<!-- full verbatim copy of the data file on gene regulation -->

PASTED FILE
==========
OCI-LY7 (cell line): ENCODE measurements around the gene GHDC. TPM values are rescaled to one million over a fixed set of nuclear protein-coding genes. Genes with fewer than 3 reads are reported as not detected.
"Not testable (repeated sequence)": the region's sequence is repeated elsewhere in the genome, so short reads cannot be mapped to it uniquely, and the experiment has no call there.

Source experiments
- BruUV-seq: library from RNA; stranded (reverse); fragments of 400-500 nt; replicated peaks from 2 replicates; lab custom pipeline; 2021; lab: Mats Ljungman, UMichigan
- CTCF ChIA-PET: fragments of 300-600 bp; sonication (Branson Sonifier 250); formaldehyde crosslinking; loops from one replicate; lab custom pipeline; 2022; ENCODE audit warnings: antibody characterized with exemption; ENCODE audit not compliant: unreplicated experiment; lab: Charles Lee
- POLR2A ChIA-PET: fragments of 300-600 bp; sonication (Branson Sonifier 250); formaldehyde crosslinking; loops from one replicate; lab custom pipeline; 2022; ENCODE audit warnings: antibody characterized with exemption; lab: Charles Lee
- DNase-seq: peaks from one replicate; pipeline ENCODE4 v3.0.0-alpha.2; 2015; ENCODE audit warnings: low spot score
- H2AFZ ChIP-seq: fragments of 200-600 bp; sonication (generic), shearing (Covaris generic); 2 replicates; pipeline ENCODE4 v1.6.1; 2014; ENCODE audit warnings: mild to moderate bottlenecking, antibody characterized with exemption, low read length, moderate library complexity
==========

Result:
OCI-LY7 (cell line): ENCODE measurements around the gene GHDC. TPM values are rescaled to one million over a fixed set of nuclear protein-coding genes. Genes with fewer than 3 reads are reported as not detected.
"Not testable (repeated sequence)": the region's sequence is repeated elsewhere in the genome, so short reads cannot be mapped to it uniquely, and the experiment has no call there.

Source experiments
- BruUV-seq: library from RNA; stranded (reverse); fragments of 400-500 nt; replicated peaks from 2 replicates; lab custom pipeline; 2021; lab: Mats Ljungman, UMichigan
- CTCF ChIA-PET: fragments of 300-600 bp; sonication (Branson Sonifier 250); formaldehyde crosslinking; loops from one replicate; lab custom pipeline; 2022; ENCODE audit warnings: antibody characterized with exemption; ENCODE audit not compliant: unreplicated experiment; lab: Charles Lee
- POLR2A ChIA-PET: fragments of 300-600 bp; sonication (Branson Sonifier 250); formaldehyde crosslinking; loops from one replicate; lab custom pipeline; 2022; ENCODE audit warnings: antibody characterized with exemption; lab: Charles Lee
- DNase-seq: peaks from one replicate; pipeline ENCODE4 v3.0.0-alpha.2; 2015; ENCODE audit warnings: low spot score
- H2AFZ ChIP-seq: fragments of 200-600 bp; sonication (generic), shearing (Covaris generic); 2 replicates; pipeline ENCODE4 v1.6.1; 2014; ENCODE audit warnings: mild to moderate bottlenecking, antibody characterized with exemption, low read length, moderate library complexity